That is the most important and possibly the most elusive question to answer, but the journey is worth it.
The types of jobs that will be available beyond the next five years have not even been created yet. In Toronto, 50% of the 75,000 business establishments were not in business just ten years ago. Fully 36% of business establishments are no more than five years old, so it can be said there are new opportunities to work emerging all the time in the city. Finding a career that you can grow with is an important step. It is also important to recognize that your job search may happen on a regular basis as companies, positions, and professions come and go. Establishing a lifelong learning plan, with a main career goal and a backup career or hobby goal will be a very useful strategy. Often what we do as a hobby or secondary interest may become our main occupation or a strong influence to support our primary work. (My hobby of photography helped me in my work through documenting our major annual events and shooting a video for the fund raising department.)
As most work in Toronto is in the service sector – strong customer service skills and business social skills are key to long term success and common to most work. The specific technical skills of the job merely differentiate the specific jobs that you can perform. A great place to start is with the National Occupational Classification provided by the Federal Bureau of Statistics. This handy service provides full job descriptions for thousands of jobs. Using these job descriptions, you can list out the essential duties of any job you have done in the past and any job you interested in taking up. Explore these job descriptions and make sure that you use this information to describe the work and the accomplishments you have already done for your resume and your interviews.
Here is an example listing for Office Manager NOC 1221. You will see an overall description of the job, the main duties and the education and experience typically required for the job. When you are determining which type of job to seek, this information is helpful to determine if you have the required experience, education, and interest. When you get the descriptions of all the kinds of work you have done and compare them with the requirements of work you are seeking, you can determine whether you have the existing direct or transferable skills to do the job. You may also find out that you need to take additional training to qualify for the new position. Knowing the scope of the work you are seeking will help you to have conversations with people who are already doing the same work and will enhance your impression through being able to ask relevant questions.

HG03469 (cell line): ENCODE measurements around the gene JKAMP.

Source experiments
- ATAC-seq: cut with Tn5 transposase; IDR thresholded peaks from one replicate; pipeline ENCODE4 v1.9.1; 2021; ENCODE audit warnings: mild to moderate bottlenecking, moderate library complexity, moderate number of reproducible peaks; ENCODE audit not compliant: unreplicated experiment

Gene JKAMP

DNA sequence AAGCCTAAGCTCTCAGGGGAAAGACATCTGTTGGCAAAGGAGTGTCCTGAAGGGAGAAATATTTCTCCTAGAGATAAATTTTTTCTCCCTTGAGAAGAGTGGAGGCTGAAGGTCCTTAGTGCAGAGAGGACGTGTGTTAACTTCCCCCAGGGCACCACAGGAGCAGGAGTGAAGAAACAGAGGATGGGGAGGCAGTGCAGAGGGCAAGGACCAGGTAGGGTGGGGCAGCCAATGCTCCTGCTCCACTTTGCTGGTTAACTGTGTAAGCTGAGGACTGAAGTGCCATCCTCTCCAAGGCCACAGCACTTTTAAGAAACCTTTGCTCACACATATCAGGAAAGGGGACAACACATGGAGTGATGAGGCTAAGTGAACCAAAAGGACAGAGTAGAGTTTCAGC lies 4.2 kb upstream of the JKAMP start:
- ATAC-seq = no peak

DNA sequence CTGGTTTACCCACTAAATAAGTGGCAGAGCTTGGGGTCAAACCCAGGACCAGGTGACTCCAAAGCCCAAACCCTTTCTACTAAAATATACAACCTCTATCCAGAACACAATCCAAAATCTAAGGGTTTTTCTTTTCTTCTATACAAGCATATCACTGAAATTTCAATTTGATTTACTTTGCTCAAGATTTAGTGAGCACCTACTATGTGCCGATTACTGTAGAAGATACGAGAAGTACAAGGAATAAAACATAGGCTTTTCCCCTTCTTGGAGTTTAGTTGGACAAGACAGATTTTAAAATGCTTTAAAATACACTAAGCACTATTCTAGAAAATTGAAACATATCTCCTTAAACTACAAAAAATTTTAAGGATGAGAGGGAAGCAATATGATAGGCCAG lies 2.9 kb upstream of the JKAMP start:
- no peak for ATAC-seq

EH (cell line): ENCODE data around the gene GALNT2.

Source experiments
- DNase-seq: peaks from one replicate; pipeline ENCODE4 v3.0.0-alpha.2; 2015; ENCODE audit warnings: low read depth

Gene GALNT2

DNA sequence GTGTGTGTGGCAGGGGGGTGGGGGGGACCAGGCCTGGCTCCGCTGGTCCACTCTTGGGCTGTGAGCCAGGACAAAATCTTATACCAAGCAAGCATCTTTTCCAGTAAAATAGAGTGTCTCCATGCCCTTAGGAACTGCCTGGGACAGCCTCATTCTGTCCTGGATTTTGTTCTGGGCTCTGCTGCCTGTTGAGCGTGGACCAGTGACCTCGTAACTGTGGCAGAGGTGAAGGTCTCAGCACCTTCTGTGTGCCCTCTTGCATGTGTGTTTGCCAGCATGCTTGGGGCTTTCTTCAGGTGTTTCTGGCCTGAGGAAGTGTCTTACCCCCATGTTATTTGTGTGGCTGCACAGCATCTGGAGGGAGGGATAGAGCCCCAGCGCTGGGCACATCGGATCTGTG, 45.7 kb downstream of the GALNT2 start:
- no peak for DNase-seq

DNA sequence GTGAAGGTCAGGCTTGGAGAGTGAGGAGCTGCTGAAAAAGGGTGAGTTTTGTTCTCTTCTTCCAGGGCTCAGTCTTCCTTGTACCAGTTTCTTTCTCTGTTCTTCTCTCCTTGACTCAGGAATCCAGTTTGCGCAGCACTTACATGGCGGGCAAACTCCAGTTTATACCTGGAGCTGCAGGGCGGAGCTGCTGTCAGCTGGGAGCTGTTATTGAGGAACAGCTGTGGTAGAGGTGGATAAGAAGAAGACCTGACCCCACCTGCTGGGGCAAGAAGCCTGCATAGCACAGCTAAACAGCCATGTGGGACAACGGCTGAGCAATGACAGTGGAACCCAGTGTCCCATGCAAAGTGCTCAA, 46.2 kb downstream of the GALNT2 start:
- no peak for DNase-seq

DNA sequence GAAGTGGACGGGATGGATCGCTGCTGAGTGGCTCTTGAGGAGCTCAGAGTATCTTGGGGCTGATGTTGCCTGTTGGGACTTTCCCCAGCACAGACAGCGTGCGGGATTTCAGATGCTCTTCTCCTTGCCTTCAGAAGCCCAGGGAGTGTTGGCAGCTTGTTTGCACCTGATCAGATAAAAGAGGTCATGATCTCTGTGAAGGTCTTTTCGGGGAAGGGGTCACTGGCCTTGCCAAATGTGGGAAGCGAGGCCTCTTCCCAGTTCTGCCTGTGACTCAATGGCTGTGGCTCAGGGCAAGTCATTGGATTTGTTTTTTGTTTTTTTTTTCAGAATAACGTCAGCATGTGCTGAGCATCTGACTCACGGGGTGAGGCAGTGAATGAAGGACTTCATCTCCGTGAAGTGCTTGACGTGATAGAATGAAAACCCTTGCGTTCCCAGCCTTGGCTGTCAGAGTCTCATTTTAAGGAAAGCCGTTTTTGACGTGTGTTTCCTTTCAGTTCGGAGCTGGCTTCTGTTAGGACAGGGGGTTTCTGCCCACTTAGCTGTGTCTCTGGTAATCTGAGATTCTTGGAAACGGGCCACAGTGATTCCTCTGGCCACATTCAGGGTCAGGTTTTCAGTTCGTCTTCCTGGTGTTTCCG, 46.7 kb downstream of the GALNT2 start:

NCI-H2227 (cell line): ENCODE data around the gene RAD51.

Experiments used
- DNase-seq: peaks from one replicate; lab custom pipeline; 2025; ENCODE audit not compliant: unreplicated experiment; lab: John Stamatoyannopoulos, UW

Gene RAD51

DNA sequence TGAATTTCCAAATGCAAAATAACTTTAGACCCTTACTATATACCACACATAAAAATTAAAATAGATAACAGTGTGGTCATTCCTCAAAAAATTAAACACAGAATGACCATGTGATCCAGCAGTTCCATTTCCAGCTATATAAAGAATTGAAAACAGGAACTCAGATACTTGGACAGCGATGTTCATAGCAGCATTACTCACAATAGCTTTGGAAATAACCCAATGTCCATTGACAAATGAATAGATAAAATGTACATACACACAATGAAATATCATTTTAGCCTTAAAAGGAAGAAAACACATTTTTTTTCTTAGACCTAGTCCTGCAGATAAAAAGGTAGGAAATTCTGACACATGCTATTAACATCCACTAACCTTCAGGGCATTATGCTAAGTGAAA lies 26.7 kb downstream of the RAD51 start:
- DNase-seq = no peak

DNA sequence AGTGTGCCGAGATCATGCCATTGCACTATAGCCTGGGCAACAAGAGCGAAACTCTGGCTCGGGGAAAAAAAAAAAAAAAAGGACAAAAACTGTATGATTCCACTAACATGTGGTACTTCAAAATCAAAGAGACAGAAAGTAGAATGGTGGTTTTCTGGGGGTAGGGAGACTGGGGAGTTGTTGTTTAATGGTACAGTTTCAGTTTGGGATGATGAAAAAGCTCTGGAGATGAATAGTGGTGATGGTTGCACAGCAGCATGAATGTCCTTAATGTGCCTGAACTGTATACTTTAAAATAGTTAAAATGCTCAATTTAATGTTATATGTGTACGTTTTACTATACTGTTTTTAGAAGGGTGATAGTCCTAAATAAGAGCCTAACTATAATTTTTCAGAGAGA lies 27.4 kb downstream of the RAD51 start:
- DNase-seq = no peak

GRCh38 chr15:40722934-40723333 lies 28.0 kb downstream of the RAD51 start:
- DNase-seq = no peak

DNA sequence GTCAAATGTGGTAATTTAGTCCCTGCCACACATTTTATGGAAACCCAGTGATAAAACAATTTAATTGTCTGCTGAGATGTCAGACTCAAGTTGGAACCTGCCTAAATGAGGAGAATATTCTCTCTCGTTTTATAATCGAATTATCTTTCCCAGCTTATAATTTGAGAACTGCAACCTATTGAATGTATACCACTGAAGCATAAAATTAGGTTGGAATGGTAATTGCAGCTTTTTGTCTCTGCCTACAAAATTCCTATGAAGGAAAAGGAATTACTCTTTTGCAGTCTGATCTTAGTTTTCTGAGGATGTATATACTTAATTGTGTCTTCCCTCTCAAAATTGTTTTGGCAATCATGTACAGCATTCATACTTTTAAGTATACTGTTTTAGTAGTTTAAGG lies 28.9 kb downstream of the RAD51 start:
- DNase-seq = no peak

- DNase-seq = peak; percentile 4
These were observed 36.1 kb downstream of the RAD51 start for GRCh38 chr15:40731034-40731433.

In preparation for resume writing, use the National Occupational Classification 2016 to get the listings of all the kinds of work you have done and use this as a starting point. As you review these listings, make sure that you identify whether you have performed the duties listed. Are there any duties not listed? You will want to be sure that the information about your previous work included on your resume reflects your actual duties and accomplishments. (Resumes are checked.)
Take a moment to consider the kind of job you want next and get the job description as well.
Is the next job a natural continuation of the past jobs, a career change, a long term goal, or something that you can do immediately? All this comes clear when you compare your work experience and education with the duties and requirements of the next job.
Have some fun with this. If you have most of the requirements of the career, you may be able to demonstrate your strong ability to learn on the job and be the successful candidate.
If you have any questions or feedback, please email me at firstname.lastname@example.org, and I will respond to you.